Eric Schmidt reckons it's 'curious' that Apple hasn't tried to sue Google yet
Former Google CEO and current Chairman Eric Schmidt has revealed his thoughts on Apple's legal clashes with Android manufacturers
In an interview with the Wall Street Journal, when questioned about Apple’s spate of litigation Schmidt said he found it ‘extremely curious that Apple has chosen to sue Google's partners and not Google itself.’
Schmidt also indicated his belief that such lawsuits are set to be something of a fixture for the foreseeable future. ‘It’ll continue for a while,’ he said.
He also indicated that neither Apple nor Google were experiencing any kind of discomfort from the legal disputes, suggesting that the real damage is how they're effecting the efforts of new companies entering the space and attempting to offer a new product.
Some of Apple’s legal action is hitting closer to home than ever before, however, with a renewed patent assault on Motorola, now owned by Google.
More recently is the case being brought against the Samsung Galaxy Nexus, which rather than running a modified interface overlay (the usual source of Apple’s wrath), runs stock Android Jelly Bean.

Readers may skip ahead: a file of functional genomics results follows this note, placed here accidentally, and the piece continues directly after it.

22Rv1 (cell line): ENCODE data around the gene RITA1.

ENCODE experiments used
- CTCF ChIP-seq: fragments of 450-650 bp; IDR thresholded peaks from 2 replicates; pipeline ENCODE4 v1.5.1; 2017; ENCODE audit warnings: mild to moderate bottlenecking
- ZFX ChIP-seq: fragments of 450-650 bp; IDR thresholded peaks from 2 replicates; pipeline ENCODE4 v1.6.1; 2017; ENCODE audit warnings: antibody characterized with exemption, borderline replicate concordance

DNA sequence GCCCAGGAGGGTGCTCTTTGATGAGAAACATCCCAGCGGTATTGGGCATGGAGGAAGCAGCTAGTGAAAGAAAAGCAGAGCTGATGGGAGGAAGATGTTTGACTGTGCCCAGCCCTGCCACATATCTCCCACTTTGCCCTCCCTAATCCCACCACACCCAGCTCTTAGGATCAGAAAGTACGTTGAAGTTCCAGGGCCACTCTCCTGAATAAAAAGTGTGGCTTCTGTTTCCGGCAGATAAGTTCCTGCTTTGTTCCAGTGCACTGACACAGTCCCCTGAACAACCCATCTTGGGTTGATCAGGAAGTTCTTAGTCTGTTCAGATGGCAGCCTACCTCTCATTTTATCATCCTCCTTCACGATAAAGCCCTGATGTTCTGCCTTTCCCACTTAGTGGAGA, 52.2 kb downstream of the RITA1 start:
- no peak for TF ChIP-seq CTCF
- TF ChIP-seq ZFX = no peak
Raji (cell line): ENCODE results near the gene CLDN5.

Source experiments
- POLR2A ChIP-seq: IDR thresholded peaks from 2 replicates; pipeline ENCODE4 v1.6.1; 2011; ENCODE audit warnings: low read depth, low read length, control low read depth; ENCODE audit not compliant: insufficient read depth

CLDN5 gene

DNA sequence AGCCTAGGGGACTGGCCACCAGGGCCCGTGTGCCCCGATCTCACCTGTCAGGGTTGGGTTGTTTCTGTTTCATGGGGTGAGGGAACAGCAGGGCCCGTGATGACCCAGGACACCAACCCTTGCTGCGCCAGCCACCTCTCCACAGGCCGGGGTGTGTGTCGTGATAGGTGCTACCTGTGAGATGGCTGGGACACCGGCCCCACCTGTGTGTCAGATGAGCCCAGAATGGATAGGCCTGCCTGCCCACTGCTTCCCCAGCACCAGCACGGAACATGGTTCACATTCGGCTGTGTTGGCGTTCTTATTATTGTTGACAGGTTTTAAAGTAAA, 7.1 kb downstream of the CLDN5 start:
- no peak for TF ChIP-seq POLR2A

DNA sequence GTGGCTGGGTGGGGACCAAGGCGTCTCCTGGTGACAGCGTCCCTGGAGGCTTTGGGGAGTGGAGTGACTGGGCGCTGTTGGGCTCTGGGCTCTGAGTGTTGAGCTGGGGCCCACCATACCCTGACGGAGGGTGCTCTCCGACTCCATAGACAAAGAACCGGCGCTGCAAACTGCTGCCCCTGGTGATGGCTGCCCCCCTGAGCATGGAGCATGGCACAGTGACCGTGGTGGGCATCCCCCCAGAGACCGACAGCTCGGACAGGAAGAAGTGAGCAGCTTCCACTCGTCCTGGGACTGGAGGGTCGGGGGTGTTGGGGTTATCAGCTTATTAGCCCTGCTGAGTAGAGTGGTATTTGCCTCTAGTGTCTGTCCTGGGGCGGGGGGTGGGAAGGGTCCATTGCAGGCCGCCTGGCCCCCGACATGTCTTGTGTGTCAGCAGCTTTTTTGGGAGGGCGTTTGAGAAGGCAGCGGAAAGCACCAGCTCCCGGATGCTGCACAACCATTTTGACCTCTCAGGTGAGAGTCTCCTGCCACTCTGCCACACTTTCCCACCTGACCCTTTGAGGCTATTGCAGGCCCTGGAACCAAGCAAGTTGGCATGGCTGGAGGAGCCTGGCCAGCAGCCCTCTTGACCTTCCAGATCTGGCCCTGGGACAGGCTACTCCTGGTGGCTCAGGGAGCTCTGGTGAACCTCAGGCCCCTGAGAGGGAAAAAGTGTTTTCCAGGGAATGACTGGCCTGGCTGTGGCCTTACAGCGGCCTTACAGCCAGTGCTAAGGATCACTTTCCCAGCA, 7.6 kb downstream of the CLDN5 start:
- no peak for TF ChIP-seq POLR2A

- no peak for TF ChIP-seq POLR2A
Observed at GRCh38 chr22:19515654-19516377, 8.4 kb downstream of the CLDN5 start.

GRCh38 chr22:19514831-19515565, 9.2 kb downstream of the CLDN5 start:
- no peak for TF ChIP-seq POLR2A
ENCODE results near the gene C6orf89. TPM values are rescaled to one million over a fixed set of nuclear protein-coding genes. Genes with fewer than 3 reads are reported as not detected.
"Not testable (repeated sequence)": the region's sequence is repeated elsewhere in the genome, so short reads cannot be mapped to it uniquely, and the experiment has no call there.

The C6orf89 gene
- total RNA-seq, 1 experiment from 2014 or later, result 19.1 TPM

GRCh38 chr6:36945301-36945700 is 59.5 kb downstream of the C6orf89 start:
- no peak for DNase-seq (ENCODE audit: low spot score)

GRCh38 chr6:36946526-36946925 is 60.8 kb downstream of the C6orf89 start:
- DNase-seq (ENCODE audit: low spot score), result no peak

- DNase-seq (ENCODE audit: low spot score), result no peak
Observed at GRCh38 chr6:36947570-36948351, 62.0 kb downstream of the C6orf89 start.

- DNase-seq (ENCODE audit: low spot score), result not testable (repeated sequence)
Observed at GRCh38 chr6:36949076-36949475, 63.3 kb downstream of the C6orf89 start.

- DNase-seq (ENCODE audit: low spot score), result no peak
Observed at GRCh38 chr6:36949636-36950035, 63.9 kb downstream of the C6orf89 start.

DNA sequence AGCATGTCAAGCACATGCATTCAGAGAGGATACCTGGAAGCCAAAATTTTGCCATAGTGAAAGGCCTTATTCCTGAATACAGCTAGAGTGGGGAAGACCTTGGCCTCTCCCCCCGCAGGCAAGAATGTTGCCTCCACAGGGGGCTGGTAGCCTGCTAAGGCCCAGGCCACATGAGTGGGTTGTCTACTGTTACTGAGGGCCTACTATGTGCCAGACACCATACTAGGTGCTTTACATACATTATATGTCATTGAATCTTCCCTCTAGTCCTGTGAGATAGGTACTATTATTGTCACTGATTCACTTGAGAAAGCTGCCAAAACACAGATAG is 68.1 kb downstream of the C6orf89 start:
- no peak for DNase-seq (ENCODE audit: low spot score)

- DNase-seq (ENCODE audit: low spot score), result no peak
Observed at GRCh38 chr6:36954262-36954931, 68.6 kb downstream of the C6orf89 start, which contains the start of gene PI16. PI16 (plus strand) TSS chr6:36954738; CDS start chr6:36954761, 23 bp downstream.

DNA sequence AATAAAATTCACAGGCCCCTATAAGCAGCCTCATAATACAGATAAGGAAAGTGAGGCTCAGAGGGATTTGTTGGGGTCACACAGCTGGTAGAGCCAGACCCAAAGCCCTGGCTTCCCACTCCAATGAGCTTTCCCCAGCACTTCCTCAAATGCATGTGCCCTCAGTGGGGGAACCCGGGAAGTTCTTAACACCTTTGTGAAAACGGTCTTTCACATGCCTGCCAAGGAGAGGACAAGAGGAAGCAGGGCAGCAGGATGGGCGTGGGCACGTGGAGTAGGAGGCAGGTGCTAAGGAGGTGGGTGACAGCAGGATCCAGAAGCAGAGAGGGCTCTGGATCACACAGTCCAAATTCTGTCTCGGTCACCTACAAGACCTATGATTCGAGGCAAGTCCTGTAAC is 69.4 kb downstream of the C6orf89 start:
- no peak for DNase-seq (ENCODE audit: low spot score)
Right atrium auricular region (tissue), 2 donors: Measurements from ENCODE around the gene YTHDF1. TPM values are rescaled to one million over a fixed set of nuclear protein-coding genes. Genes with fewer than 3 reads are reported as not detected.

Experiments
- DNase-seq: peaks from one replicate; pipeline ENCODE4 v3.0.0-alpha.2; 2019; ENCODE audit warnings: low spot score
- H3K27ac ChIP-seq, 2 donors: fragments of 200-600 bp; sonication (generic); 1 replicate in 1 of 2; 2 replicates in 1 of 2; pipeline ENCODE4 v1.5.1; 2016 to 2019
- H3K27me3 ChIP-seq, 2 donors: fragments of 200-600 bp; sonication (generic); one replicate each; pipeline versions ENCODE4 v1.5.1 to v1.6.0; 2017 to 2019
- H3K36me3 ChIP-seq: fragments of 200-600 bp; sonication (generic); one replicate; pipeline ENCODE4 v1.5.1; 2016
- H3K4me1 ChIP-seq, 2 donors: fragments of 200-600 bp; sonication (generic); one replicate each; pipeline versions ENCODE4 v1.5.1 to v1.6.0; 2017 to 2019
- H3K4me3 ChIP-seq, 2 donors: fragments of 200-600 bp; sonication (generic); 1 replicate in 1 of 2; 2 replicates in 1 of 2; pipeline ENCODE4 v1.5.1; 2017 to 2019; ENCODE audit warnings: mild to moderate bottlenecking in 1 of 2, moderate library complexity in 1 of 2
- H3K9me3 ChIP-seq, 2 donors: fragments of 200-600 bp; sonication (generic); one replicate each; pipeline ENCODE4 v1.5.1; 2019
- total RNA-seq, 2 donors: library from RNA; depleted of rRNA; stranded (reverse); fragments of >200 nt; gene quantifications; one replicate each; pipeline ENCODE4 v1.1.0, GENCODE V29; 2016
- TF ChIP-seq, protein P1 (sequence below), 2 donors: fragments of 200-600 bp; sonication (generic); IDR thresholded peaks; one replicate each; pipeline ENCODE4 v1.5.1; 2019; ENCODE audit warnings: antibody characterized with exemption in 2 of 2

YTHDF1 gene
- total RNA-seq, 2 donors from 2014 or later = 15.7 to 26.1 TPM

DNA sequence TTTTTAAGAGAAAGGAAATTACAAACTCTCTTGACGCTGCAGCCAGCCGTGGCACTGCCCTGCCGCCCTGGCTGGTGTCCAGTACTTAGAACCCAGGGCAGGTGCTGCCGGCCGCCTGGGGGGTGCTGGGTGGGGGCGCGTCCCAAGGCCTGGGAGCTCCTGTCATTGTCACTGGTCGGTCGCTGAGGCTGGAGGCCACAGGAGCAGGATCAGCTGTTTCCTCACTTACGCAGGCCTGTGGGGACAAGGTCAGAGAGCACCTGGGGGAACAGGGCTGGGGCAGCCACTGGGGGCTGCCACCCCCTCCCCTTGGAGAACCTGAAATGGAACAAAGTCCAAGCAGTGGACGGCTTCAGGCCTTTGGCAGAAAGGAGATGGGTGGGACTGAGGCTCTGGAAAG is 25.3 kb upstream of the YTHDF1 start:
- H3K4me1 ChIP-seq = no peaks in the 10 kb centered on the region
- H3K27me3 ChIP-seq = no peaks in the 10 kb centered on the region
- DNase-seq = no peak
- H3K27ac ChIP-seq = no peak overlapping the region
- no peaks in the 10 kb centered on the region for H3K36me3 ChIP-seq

Depending on how that case goes, it could set a precedent which will likely have a knock-on effect for all current and future Android devices.
Is this the warning shot of a direct confrontation over Android, a platform which Steve Jobs once described as a ‘stolen product’ and one which he would ‘destroy’ with a ‘thermonuclear war’?
Possibly, but likewise there is sense in Apple letting sleeping dogs lie. While there would be an advantage to an Apple win over Google it's by no means a certainty it would come off in the iPhone maker's favour - the big question there is: is it worth the risk? Probably not.
Certainly, from his tone in responses during the interview, Schmidt doesn’t seem to feel threatened by Apple’s patent war.
In the interview, Schmidt also commented on Microsoft's rival Windows Phone 8 operating system. While he admitted he had not used a device running the platform yet, he said: 'Microsoft has not emerged as a trendsetter in this new model yet.'